― J. Krishnamurti
― Pema Chödrön
In any one moment, it can quite literally be the difference between heaven and hell.
(READ MORE....A FEW TIPS: JUDGMENT MIND IN PRACTICE)
1. Clarify your intention. The actual bottom line of Mindfulness Meditation is not changing yourself from "bad" to "good". That can just be another product of Judgment Mind. Try not to set up your Practice as yet another cycle of warfare against "yourself", another ego trip. The object is to "come as you are you are" to the process and engage in a journey to explore the nature of your own mind. Mindfulness is nothing more, nothing less than Seeing your own experience as it is.
Patience and Persistence are both the means -- and the ends -- of Practice. There is a quality of consciousness accessible to all, experienced by most of us already in special moments (oftentimes without noticing it). Cultivating a more consistent connection to that aspect of mind will take commitment, time, and what one of my teachers called "effortless effort".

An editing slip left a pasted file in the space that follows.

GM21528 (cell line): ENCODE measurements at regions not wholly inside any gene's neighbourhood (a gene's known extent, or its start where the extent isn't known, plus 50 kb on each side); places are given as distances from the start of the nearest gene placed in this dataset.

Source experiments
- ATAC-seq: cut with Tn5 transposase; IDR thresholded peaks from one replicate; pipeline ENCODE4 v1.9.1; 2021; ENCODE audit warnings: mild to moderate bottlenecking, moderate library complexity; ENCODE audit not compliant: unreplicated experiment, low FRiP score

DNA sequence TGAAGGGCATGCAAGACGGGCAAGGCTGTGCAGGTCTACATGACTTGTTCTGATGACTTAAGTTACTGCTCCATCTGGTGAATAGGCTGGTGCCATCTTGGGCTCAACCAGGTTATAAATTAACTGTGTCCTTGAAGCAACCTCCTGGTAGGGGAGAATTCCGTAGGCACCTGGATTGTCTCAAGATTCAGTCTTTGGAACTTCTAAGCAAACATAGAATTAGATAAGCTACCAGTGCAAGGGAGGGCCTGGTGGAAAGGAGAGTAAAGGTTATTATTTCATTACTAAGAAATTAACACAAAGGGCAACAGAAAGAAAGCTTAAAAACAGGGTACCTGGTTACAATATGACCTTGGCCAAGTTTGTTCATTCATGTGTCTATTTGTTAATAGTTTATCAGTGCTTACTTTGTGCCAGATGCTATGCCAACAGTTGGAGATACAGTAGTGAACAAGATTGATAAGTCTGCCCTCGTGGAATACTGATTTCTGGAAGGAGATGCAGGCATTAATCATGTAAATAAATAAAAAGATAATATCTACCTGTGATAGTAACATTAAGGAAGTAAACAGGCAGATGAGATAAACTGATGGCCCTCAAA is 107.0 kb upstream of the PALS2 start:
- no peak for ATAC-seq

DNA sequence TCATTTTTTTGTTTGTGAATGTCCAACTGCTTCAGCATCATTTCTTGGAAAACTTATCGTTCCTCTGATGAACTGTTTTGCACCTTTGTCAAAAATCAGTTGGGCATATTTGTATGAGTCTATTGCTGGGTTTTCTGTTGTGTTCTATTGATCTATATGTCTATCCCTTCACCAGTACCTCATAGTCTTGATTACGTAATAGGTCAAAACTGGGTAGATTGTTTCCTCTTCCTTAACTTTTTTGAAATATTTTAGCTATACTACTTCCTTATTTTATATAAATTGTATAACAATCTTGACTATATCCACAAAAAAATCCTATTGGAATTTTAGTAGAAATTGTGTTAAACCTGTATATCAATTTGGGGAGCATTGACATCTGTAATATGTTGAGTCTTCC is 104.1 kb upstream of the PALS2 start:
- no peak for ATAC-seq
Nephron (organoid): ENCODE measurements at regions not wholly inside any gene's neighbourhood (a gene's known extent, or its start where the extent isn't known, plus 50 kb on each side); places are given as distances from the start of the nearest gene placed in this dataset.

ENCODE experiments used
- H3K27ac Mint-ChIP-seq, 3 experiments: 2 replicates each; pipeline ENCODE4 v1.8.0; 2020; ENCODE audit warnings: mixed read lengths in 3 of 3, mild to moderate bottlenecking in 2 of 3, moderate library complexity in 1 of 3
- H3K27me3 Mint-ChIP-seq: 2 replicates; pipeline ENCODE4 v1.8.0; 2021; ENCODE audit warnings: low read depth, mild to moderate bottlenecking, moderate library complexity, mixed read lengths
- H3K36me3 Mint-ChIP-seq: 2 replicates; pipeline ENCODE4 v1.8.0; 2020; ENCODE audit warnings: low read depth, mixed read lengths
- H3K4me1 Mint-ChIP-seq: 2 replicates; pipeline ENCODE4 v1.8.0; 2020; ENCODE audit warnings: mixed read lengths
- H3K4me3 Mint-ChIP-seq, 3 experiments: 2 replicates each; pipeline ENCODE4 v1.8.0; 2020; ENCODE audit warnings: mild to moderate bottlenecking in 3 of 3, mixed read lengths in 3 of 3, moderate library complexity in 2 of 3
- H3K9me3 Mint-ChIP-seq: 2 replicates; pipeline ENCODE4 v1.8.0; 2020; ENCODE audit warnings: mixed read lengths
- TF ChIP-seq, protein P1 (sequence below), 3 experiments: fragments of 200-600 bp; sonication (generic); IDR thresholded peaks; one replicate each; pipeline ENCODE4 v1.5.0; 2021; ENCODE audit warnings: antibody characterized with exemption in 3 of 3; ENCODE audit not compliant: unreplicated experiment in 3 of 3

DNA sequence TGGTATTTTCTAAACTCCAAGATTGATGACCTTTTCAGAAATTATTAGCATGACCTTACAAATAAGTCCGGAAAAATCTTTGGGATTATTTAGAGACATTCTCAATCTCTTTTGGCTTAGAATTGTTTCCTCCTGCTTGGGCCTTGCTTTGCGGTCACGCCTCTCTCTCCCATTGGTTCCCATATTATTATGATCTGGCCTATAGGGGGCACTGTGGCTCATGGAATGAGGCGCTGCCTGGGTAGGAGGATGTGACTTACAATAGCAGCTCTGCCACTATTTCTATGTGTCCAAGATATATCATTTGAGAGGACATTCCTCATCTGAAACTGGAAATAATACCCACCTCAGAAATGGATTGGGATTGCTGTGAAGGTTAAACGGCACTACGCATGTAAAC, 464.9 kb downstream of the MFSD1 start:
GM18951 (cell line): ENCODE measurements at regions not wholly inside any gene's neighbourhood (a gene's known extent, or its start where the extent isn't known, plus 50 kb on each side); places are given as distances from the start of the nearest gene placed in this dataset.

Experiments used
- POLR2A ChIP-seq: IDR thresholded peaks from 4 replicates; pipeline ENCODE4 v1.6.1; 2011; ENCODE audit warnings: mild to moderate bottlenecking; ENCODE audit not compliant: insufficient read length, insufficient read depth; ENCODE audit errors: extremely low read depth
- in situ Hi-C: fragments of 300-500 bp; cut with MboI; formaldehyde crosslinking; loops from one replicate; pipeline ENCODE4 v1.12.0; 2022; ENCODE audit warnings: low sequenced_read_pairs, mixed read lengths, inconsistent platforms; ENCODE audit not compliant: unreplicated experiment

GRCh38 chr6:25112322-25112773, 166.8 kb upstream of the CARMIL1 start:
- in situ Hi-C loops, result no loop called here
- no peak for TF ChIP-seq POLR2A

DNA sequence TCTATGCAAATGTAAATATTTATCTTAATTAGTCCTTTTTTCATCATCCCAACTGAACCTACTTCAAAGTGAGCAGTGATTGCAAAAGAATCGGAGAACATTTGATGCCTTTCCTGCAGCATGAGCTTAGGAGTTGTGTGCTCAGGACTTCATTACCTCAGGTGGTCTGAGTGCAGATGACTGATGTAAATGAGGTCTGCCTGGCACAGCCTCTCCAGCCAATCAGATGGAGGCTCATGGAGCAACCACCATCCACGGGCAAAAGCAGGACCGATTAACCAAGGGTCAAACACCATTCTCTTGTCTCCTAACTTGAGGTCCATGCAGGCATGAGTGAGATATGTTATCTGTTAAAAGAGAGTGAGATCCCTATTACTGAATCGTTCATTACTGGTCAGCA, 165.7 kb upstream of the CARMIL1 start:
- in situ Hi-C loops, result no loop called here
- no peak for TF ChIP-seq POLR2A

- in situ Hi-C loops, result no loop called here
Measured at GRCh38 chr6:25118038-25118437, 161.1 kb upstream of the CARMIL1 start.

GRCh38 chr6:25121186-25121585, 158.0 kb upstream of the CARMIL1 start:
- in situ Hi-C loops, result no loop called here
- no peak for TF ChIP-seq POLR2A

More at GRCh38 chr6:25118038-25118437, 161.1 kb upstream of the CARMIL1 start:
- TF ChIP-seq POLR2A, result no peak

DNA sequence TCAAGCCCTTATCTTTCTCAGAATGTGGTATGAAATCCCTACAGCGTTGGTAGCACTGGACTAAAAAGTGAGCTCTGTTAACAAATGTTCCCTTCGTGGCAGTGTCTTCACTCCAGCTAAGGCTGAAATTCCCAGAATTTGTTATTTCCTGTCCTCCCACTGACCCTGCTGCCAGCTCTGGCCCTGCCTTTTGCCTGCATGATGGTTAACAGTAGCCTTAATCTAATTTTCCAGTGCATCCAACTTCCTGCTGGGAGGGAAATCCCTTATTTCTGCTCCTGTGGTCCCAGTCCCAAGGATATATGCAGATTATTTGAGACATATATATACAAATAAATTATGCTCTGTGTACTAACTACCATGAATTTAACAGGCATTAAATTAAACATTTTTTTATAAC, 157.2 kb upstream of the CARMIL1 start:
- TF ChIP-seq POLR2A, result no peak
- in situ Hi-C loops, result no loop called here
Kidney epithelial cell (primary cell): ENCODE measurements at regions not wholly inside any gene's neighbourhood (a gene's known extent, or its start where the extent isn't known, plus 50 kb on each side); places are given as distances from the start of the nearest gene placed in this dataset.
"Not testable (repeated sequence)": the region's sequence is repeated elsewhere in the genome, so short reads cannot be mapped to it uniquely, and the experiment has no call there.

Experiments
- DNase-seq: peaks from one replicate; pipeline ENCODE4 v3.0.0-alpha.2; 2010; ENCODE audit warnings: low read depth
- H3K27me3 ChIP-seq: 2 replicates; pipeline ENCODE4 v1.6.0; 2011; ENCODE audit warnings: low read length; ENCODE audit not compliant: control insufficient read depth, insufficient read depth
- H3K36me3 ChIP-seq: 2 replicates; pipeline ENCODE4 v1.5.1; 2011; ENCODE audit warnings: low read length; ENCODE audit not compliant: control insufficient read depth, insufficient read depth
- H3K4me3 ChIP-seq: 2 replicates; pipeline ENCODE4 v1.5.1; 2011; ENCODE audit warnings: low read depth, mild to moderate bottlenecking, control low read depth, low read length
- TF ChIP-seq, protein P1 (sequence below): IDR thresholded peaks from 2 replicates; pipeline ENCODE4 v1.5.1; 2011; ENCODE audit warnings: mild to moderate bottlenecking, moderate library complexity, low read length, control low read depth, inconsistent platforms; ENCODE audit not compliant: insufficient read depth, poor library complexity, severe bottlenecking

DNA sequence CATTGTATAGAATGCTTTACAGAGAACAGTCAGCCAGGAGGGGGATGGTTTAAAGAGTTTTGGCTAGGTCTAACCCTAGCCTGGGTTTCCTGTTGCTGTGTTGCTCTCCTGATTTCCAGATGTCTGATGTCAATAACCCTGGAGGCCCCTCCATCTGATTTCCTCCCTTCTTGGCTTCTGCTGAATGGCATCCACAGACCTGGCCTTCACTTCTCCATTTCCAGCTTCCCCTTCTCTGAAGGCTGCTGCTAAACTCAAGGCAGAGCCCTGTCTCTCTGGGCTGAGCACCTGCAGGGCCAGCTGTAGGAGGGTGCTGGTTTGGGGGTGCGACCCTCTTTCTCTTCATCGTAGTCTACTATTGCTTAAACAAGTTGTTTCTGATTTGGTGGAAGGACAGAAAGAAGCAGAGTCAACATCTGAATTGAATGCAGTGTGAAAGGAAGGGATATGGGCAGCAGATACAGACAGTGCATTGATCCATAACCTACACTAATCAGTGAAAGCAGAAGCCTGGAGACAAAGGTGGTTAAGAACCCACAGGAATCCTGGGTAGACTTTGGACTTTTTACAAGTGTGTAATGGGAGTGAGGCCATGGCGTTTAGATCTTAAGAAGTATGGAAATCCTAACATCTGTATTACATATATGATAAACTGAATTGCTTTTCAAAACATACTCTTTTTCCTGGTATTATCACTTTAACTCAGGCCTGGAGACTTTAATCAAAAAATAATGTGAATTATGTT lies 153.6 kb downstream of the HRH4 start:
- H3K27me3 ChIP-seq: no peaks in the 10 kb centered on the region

3. The "noting practice" taught by various schools of Buddhism as part of Shamatha Meditation can be a useful means of identifying and releasing moments of Judgment Mind. Generally used in conjunction with Mindfulness of Breathing, this technique calls for us to make the mental note "thinking" when we notice that our attention has been drawn from a primary focus on the sensation of breathing into the realm of thought. Noting the quality of that mental note, it's "tone of voice", will indicate the presence of Judgment Mind. You then have the opportunity to repeat that mental note, "thinking", with greater kindness and compassion for yourself -- and all sentient beings.
THE BOTTOM LINE
The bottom line?
We don't have to stay stuck in the same conditioned rut. Life can be a Groove!
Originally Published, July 18, 2015. Revised.